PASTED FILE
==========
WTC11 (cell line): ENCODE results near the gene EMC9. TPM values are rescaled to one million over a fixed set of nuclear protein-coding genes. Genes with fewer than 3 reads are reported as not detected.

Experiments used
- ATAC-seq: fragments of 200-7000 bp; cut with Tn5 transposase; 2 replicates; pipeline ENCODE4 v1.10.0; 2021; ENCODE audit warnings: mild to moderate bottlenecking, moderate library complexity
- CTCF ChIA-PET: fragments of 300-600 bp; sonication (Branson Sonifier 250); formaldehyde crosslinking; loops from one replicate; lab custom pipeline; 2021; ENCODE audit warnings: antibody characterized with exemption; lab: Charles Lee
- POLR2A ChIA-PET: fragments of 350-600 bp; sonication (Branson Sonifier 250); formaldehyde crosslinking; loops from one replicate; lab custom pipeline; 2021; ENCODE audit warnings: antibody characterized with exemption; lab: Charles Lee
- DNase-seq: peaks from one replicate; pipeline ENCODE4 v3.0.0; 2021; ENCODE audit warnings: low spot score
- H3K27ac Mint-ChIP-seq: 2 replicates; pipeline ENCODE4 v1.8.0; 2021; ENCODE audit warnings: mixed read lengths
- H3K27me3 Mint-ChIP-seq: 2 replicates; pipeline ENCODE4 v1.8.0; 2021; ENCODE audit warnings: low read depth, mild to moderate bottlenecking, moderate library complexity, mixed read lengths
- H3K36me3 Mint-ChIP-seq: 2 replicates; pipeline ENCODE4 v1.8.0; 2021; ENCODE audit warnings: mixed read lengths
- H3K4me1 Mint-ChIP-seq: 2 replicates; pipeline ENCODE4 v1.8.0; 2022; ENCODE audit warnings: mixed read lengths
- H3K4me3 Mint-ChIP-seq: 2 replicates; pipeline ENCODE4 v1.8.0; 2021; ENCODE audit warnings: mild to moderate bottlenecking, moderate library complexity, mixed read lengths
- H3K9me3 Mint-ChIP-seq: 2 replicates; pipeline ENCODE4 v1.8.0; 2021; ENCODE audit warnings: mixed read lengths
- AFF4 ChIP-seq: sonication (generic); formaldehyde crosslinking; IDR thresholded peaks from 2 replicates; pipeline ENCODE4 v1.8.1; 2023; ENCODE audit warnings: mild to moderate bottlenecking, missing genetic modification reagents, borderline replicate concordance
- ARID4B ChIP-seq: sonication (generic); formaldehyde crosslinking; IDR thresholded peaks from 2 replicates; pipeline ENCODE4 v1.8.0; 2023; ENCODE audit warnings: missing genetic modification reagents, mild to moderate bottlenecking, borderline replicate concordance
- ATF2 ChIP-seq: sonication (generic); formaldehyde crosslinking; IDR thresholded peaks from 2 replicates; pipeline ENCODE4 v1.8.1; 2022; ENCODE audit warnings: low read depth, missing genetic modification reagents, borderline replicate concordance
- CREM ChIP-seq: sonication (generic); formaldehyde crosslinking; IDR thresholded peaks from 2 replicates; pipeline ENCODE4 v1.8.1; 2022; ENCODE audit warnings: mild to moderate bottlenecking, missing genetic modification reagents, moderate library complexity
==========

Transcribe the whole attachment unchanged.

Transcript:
WTC11 (cell line): ENCODE results near the gene EMC9. TPM values are rescaled to one million over a fixed set of nuclear protein-coding genes. Genes with fewer than 3 reads are reported as not detected.

Experiments used
- ATAC-seq: fragments of 200-7000 bp; cut with Tn5 transposase; 2 replicates; pipeline ENCODE4 v1.10.0; 2021; ENCODE audit warnings: mild to moderate bottlenecking, moderate library complexity
- CTCF ChIA-PET: fragments of 300-600 bp; sonication (Branson Sonifier 250); formaldehyde crosslinking; loops from one replicate; lab custom pipeline; 2021; ENCODE audit warnings: antibody characterized with exemption; lab: Charles Lee
- POLR2A ChIA-PET: fragments of 350-600 bp; sonication (Branson Sonifier 250); formaldehyde crosslinking; loops from one replicate; lab custom pipeline; 2021; ENCODE audit warnings: antibody characterized with exemption; lab: Charles Lee
- DNase-seq: peaks from one replicate; pipeline ENCODE4 v3.0.0; 2021; ENCODE audit warnings: low spot score
- H3K27ac Mint-ChIP-seq: 2 replicates; pipeline ENCODE4 v1.8.0; 2021; ENCODE audit warnings: mixed read lengths
- H3K27me3 Mint-ChIP-seq: 2 replicates; pipeline ENCODE4 v1.8.0; 2021; ENCODE audit warnings: low read depth, mild to moderate bottlenecking, moderate library complexity, mixed read lengths
- H3K36me3 Mint-ChIP-seq: 2 replicates; pipeline ENCODE4 v1.8.0; 2021; ENCODE audit warnings: mixed read lengths
- H3K4me1 Mint-ChIP-seq: 2 replicates; pipeline ENCODE4 v1.8.0; 2022; ENCODE audit warnings: mixed read lengths
- H3K4me3 Mint-ChIP-seq: 2 replicates; pipeline ENCODE4 v1.8.0; 2021; ENCODE audit warnings: mild to moderate bottlenecking, moderate library complexity, mixed read lengths
- H3K9me3 Mint-ChIP-seq: 2 replicates; pipeline ENCODE4 v1.8.0; 2021; ENCODE audit warnings: mixed read lengths
- AFF4 ChIP-seq: sonication (generic); formaldehyde crosslinking; IDR thresholded peaks from 2 replicates; pipeline ENCODE4 v1.8.1; 2023; ENCODE audit warnings: mild to moderate bottlenecking, missing genetic modification reagents, borderline replicate concordance
- ARID4B ChIP-seq: sonication (generic); formaldehyde crosslinking; IDR thresholded peaks from 2 replicates; pipeline ENCODE4 v1.8.0; 2023; ENCODE audit warnings: missing genetic modification reagents, mild to moderate bottlenecking, borderline replicate concordance
- ATF2 ChIP-seq: sonication (generic); formaldehyde crosslinking; IDR thresholded peaks from 2 replicates; pipeline ENCODE4 v1.8.1; 2022; ENCODE audit warnings: low read depth, missing genetic modification reagents, borderline replicate concordance
- CREM ChIP-seq: sonication (generic); formaldehyde crosslinking; IDR thresholded peaks from 2 replicates; pipeline ENCODE4 v1.8.1; 2022; ENCODE audit warnings: mild to moderate bottlenecking, missing genetic modification reagents, moderate library complexity